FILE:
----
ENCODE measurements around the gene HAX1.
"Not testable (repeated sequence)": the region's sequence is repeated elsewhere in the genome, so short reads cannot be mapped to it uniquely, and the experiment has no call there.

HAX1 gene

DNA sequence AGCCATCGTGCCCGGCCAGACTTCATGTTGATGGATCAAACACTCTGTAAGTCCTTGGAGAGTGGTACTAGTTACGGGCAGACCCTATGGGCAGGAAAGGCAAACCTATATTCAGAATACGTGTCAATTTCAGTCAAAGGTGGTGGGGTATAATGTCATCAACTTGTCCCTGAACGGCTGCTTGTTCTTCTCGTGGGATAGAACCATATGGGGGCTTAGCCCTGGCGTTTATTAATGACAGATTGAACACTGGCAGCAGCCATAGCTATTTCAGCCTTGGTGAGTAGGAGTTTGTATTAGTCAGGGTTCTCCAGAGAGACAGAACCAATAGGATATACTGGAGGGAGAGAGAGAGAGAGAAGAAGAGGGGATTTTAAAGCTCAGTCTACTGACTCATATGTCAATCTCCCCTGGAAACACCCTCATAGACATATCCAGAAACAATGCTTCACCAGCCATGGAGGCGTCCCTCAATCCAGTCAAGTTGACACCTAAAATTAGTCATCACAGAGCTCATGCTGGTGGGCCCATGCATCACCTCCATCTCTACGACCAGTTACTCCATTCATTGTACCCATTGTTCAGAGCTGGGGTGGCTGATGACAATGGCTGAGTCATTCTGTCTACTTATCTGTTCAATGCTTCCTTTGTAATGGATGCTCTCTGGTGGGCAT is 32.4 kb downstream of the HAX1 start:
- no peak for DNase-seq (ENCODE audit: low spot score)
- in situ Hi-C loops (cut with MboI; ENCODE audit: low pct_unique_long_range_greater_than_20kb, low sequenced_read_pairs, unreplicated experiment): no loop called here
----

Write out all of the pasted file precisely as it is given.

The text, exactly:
ENCODE measurements around the gene HAX1.
"Not testable (repeated sequence)": the region's sequence is repeated elsewhere in the genome, so short reads cannot be mapped to it uniquely, and the experiment has no call there.

HAX1 gene

DNA sequence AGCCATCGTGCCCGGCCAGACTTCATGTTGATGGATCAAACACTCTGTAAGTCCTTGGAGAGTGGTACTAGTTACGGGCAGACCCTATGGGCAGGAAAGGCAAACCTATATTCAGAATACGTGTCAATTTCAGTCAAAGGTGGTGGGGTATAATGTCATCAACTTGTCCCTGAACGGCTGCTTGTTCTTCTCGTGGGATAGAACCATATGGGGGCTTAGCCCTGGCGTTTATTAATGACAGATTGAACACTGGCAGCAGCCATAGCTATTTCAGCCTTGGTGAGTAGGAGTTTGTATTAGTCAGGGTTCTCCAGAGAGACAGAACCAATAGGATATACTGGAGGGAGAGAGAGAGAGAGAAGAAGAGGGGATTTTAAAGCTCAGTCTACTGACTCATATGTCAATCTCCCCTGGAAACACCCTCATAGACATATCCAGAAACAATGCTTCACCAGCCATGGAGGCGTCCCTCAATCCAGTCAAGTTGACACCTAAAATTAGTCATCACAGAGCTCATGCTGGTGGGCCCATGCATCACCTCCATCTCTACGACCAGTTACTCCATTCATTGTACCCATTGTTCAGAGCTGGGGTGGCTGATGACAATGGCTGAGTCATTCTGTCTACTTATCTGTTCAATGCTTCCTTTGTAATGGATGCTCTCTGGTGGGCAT is 32.4 kb downstream of the HAX1 start:
- no peak for DNase-seq (ENCODE audit: low spot score)
- in situ Hi-C loops (cut with MboI; ENCODE audit: low pct_unique_long_range_greater_than_20kb, low sequenced_read_pairs, unreplicated experiment): no loop called here